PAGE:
A step in the right direction for Winston-Salem students


Good news from my childhood hometown and school system: The North Carolina Senate passed a “local bill” on Monday, changing current Winston-Salem/Forsyth County Board of Education elections from partisan to non-partisan. Already passed by the House and not in need of the governor’s approval, the bill is now law. The Winston-Salem Journal has the full report.

This welcome change from partisan to non-partisan elections is a longtime coming. Starting in 2010, non-partisan elections will benefit Winston-Salem/Forsyth County school children and open the door to electing more fair-minded and LGBT-friendly candidates like Sandra Mikush, who ran unsuccessfully on a non-partisan ballot in 2006.

The Winston-Salem/Forsyth County Board of Education has long been dominated by conservative, anti-gay Republicans. Among the most outspoken have been Buddy Collins, Donny Lambeth and Jeannie Metcalf.

In a Feb. 4, 2003 Journal article, Metcalf was quoted saying, “I think homosexuality is a sin. If they want to make fun of them, I don’t have a problem with it.”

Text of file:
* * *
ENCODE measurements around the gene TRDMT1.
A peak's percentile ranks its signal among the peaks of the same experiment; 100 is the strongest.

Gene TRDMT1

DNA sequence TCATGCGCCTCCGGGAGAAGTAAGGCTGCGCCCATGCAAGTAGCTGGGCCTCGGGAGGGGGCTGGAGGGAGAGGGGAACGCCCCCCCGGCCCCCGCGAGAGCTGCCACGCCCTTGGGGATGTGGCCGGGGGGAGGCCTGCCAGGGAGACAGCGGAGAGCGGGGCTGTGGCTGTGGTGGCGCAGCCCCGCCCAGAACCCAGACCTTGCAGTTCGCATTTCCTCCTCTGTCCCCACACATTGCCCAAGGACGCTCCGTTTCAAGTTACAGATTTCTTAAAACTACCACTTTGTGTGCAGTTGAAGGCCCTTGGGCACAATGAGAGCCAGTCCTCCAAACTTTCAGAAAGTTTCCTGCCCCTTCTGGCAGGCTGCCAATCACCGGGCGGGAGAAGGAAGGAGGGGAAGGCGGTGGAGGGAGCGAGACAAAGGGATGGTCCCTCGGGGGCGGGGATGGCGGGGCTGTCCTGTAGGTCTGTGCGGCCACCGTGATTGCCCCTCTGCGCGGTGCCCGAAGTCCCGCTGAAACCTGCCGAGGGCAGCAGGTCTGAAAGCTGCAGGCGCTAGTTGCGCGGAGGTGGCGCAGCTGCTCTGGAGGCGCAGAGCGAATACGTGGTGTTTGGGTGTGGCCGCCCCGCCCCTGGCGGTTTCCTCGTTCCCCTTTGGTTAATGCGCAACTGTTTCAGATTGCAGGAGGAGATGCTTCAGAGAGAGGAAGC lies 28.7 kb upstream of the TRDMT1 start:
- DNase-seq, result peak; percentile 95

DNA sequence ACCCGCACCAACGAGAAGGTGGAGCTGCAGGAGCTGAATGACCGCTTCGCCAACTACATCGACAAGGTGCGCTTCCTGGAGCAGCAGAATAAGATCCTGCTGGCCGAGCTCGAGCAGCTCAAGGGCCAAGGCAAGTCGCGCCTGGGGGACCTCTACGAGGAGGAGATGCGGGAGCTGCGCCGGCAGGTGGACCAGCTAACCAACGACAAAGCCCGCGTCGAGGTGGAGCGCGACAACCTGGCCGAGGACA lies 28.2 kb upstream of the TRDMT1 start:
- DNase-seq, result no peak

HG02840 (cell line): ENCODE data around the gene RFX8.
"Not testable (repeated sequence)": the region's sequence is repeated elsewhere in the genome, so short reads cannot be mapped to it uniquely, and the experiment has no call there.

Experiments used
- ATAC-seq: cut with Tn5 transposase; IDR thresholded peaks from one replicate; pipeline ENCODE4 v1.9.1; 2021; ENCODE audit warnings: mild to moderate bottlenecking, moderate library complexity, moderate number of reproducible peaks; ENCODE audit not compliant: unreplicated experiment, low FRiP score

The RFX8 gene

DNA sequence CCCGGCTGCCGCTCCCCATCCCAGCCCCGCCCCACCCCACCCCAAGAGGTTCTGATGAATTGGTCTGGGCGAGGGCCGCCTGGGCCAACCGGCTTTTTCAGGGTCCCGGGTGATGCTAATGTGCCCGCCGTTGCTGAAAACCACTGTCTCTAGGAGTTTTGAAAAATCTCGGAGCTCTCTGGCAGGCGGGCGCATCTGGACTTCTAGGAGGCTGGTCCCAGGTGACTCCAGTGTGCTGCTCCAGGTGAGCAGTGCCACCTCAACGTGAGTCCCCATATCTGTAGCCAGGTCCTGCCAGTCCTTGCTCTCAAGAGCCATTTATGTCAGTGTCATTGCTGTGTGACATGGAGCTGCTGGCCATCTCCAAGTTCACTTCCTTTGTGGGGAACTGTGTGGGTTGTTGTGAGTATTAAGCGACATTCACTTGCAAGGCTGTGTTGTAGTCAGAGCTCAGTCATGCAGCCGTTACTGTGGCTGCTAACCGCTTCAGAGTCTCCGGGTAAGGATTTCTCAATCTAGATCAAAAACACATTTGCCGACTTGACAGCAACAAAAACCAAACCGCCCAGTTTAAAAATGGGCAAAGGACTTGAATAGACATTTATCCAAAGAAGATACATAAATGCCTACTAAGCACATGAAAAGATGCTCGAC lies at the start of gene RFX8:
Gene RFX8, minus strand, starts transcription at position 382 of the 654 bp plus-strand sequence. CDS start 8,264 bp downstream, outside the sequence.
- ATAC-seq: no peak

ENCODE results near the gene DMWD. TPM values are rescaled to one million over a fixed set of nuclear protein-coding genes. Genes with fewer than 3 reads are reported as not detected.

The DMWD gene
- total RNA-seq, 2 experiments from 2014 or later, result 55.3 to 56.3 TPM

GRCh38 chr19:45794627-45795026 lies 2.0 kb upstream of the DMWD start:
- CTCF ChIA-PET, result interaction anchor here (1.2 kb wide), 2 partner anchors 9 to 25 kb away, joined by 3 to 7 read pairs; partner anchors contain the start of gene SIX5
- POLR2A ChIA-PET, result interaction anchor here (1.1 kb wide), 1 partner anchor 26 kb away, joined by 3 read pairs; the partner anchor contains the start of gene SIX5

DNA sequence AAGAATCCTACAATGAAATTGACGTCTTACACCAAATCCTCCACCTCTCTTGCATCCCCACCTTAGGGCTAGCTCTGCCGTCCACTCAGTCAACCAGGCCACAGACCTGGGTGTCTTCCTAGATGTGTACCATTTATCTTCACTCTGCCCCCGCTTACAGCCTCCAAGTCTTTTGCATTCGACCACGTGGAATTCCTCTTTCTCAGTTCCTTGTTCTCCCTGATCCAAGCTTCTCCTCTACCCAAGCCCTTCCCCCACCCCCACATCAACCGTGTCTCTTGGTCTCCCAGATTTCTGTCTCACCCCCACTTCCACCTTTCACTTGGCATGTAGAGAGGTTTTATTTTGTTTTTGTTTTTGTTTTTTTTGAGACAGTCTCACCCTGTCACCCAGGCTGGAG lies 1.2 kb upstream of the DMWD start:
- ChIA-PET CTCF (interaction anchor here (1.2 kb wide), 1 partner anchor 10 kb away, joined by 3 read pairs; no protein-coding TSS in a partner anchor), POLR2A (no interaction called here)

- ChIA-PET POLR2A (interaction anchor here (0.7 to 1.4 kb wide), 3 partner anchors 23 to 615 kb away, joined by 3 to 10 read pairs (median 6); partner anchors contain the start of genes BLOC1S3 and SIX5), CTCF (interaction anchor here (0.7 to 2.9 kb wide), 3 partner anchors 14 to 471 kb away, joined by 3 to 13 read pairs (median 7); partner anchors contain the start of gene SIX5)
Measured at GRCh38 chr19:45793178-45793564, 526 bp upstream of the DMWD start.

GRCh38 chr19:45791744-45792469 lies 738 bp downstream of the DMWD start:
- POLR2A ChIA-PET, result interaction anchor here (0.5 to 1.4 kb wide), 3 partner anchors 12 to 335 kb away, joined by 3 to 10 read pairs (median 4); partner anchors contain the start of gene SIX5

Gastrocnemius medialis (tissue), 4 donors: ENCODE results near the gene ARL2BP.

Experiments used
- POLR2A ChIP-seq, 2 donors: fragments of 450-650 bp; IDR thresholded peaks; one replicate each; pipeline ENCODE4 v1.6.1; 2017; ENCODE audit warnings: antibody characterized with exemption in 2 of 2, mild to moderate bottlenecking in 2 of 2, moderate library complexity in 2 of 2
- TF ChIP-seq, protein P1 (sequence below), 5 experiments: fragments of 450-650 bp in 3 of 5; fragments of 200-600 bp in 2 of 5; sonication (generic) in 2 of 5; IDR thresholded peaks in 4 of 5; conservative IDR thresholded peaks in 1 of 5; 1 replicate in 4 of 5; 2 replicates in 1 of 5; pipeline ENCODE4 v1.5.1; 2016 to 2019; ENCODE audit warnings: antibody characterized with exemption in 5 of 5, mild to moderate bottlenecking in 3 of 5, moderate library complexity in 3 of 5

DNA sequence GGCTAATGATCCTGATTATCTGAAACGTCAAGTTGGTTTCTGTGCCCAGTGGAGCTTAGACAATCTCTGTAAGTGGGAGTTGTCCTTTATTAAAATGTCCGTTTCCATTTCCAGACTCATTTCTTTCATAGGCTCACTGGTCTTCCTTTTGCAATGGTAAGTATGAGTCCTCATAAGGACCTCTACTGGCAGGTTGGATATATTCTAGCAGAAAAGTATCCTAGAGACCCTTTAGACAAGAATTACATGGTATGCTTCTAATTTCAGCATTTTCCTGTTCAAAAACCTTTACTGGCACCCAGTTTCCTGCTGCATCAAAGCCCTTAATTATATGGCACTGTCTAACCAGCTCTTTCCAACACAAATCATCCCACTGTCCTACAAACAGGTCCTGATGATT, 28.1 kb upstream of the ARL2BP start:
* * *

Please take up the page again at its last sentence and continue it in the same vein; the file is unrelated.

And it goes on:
By their very essence, non-partisan elections create an atmosphere in which more people untainted by the gotcha games of party politics have a better chance of being elected and serving their communities. If left to partisan politics, the Winston-Salem board would have surely remained as anti-gay and conservative as it has always been.

It remains to be seen whether the change to non-partisanship will bring about the much more needed change for the area’s LGBT students, who remain without fully-inclusive anti-bullying and non-discrimination protections. My guess is that non-partisan elections will bring those students closer to safety than ever before — if the General Assembly, by passing the School Violence Prevention Act, doesn’t do it for them first.


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